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The search for ever greener and more efficient propulsion systems continues with game changing breakthroughs in propulsive technologies unlikely in conventional liquid rocket engine systems for the foreseeable future. MARCOM is consequently diligently focusing on the development of propulsion systems, the design of which incorporates and affords both reliability and cost-effectiveness.

The MAS-10K liquid rocket demonstrator engine is a forerunner to the CHEETAH-1`s two propulsion systems, the MAS-58K and the MAS-860K, but with refinement. It could also be used as an upper stage apogee motor or as an interplanetary orbital transfer engine.


Our repertoire of capabilities include:

Thermal Analysis Plume Physics
Component Design Thermodynamic Cycle Analysis
Cooling Circuit Design Base Pressure Analysis
Injector Design Aerospike & Advanced Propulsion



The problems associated with traversing the atmosphere and orbital flight require significant deviation from the more common place aircraft flight dynamics models.

To overcome these limitations, MARCOM has developed LaunchSIM, a six degree of freedom, flight dynamics simulator. Based on the round-Earth equations and incorporating industry standard wind, turbulence and gravity models, LaunchSIM provides a quasi-real-time environment in which guidance, navigation and control algorithms can be developed and tested to meet avionics system performance requirements.

With the addition of complex propulsion, attitude control, staging and actuator models, LaunchSIM provides an invaluable insight into the sequencing of events and dynamic behaviour of any vehicle’s mechanical systems.

The plethora of data LaunchSIM provides permits us to complete the design loop by feeding this information back to the system level, propulsion, structures and aerodynamics, to effect design changes and provide for an improved overall design.

To control and monitor vehicle performance, we have developed sophisticated graphical user interfaces which provide user-friendly command and control interfaces. Besides giving a real-time assessment of the vehicle’s performance, they also permit the development and training of launch controllers.


With the advent of the modern day computer, the study of high speed aerodynamics has become synonymous with the use of Computational Fluid Dynamics.

These techniques not only permit the study of complex fluid flows at actual flight Reynold’s numbers and enthalpy levels, they have all but replaced, for certain flight conditions, the need for the astronomically expensive high speed wind tunnel facilities of the 20th Century.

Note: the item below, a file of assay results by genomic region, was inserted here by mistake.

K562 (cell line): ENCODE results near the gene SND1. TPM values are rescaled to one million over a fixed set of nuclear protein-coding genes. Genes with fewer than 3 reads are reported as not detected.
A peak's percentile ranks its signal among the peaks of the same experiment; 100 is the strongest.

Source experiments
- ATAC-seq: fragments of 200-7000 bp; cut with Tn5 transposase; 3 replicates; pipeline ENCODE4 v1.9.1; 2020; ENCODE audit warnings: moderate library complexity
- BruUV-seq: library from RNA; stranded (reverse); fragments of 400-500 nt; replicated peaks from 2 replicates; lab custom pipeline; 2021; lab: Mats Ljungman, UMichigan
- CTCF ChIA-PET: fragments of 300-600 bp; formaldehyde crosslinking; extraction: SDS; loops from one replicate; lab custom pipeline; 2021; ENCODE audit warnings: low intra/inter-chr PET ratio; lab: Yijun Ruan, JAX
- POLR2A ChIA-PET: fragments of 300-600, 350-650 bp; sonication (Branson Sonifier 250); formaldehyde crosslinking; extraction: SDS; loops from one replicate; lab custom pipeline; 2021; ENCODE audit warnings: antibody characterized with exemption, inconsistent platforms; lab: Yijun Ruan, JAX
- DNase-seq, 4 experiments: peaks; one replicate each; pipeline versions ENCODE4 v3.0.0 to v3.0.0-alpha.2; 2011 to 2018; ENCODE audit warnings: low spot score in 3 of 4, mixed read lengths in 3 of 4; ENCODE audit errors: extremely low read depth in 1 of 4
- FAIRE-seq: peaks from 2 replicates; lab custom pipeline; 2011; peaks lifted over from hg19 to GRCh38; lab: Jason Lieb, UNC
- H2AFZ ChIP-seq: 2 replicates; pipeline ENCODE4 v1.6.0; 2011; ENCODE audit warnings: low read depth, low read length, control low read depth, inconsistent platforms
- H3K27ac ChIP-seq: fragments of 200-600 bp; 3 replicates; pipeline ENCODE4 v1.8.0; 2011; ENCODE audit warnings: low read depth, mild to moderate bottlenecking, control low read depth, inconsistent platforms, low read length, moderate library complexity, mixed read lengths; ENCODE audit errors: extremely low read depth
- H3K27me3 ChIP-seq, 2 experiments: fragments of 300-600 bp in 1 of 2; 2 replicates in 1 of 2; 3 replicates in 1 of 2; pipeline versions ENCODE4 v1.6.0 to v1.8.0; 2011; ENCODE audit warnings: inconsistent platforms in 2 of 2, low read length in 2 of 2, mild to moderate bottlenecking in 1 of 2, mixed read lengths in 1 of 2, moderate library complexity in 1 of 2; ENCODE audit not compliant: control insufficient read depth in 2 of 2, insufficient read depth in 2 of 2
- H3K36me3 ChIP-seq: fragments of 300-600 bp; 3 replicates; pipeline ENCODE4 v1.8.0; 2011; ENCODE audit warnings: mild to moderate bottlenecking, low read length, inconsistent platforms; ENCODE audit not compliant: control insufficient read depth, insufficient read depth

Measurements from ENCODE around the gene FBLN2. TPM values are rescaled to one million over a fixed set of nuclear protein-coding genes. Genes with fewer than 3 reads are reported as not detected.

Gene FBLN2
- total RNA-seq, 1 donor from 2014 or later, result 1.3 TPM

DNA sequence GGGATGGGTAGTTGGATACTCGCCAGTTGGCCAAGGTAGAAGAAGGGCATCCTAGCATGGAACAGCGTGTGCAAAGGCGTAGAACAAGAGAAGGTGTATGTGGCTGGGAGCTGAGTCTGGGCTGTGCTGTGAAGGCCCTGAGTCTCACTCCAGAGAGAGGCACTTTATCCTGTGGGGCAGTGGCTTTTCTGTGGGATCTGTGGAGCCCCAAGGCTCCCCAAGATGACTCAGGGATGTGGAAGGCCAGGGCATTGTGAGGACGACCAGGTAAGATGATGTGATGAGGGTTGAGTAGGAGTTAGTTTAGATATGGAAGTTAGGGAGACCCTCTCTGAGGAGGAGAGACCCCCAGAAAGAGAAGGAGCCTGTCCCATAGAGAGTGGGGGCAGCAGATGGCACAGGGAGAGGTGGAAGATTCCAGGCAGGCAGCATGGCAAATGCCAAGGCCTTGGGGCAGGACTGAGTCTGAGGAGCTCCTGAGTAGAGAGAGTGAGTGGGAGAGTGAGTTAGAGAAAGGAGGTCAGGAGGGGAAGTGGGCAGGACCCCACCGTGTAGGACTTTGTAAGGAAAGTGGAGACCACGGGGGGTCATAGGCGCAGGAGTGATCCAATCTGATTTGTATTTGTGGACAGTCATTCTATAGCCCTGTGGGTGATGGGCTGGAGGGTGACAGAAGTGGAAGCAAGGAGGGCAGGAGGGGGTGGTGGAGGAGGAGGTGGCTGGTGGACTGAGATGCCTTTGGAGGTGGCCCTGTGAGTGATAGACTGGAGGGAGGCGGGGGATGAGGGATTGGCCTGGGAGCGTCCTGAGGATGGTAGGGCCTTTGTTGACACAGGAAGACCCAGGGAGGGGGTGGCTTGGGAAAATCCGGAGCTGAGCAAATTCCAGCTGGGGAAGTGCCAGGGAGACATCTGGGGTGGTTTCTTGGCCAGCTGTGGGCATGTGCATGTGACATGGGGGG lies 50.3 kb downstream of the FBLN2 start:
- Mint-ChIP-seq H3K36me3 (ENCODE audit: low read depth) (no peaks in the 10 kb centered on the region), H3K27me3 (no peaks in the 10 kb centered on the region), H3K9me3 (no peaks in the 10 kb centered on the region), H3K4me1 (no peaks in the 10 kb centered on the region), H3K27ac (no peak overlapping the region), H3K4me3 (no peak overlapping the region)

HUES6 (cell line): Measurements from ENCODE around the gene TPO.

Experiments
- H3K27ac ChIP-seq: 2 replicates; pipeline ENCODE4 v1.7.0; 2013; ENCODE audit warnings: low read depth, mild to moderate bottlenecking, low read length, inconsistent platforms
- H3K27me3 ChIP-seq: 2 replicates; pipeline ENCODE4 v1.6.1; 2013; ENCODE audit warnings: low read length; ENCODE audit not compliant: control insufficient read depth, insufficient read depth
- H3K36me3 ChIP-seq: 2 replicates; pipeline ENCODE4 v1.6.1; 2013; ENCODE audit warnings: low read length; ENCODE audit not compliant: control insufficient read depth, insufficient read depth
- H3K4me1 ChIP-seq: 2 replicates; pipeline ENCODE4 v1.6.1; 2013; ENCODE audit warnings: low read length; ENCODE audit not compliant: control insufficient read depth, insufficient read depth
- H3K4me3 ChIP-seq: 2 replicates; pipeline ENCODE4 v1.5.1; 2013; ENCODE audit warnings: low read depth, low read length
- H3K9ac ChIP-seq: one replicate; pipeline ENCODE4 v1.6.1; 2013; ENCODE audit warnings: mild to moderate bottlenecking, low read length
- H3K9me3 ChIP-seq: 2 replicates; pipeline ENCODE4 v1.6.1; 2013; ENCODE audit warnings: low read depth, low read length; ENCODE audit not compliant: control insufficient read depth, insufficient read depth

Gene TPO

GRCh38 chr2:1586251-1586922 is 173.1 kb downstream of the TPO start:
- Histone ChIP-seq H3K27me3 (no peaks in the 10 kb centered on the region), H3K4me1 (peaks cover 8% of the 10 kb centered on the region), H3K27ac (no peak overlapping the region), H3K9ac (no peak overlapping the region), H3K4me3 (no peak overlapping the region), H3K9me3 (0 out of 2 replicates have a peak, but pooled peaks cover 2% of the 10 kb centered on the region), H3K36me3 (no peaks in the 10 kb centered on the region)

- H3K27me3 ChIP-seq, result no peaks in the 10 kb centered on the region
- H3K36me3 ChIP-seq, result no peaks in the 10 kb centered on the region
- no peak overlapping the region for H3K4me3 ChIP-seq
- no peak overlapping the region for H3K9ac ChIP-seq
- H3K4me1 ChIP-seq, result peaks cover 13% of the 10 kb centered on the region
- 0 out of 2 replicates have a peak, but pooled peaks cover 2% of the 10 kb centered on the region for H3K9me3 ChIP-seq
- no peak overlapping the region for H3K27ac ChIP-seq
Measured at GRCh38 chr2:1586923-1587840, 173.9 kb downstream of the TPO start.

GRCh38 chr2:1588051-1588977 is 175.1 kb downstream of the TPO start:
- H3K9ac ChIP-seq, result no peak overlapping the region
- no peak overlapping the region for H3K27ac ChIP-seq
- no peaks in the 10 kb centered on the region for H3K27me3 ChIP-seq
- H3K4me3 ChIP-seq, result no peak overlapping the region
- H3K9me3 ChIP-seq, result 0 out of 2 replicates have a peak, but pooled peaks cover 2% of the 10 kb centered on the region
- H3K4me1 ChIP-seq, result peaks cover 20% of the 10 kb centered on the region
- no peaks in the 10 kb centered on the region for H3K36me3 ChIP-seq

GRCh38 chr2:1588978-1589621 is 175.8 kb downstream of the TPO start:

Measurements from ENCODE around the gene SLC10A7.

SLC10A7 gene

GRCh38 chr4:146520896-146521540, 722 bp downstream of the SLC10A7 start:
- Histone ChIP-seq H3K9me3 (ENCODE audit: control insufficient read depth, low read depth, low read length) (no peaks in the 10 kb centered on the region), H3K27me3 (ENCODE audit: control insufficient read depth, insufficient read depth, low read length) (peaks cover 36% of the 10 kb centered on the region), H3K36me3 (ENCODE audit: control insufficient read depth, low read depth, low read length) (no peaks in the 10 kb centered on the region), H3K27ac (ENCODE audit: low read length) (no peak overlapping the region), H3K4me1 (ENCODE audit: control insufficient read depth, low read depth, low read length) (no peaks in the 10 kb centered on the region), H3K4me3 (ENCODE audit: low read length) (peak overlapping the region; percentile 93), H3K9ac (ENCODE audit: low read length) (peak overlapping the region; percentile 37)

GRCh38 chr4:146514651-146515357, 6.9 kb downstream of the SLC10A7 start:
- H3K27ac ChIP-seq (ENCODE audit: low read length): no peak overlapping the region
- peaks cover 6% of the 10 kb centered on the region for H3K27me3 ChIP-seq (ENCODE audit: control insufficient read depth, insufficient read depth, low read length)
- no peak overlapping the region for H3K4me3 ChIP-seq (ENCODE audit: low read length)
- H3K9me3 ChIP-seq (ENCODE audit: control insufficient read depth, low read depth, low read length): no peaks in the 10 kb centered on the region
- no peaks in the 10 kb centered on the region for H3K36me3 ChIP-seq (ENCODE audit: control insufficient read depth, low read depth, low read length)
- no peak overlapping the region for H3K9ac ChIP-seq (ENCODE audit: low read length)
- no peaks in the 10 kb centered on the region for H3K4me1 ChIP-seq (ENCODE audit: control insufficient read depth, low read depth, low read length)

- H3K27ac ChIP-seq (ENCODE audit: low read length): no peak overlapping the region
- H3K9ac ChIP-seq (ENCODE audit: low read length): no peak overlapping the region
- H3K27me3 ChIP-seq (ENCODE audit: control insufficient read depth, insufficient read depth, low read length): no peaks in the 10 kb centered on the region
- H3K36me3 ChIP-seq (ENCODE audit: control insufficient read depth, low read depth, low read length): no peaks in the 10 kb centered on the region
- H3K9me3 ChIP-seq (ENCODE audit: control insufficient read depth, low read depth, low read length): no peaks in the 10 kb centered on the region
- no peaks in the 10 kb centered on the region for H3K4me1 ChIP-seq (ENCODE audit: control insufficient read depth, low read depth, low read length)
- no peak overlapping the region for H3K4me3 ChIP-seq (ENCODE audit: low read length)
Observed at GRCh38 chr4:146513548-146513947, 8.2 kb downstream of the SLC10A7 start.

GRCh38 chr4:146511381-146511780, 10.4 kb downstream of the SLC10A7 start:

MARCOM possesses significant experience in the analysis of these flows extending all the way from subsonic flight regimes to the complex chemically reacting environments encountered during hypersonic reentry of spacecraft.

Complementing these advance techniques, MARCOM has also developed simplified, in-house, analytical and computational methods which provide high level, first order design and benchmarking data.



The design of any launch vehicle fuselage structure must meet stringent weight requirements in an unforgiving thermal and inertial load environment.

These loads are derived from various sources, wind loads on the launch pad, dynamic loads on lift-off, shock loads during staging and payload separation maneuvers and aerodynamic loads encountered during passage through the atmosphere.

During the Cold War, the use of carbon fibre matrix composites, possessing excellent strength to weight properties was not an option. Today, carbon-fibre is a matured technology offering significant advantages in strength at reduced weight. Nevertheless thermal constraints due to either heat or cold at various locations, still necessitates the use of higher temperature materials such as aluminium and steel.

Designing and developing fuselage structures in commercial solid modelling packages, we use the latest Finite Element Analysis algorithms to characterize the anticipated stresses encountered during launch. In the high dynamic and vibratory environment of launch, these analyses invariably require non-linear transient dynamic techniques.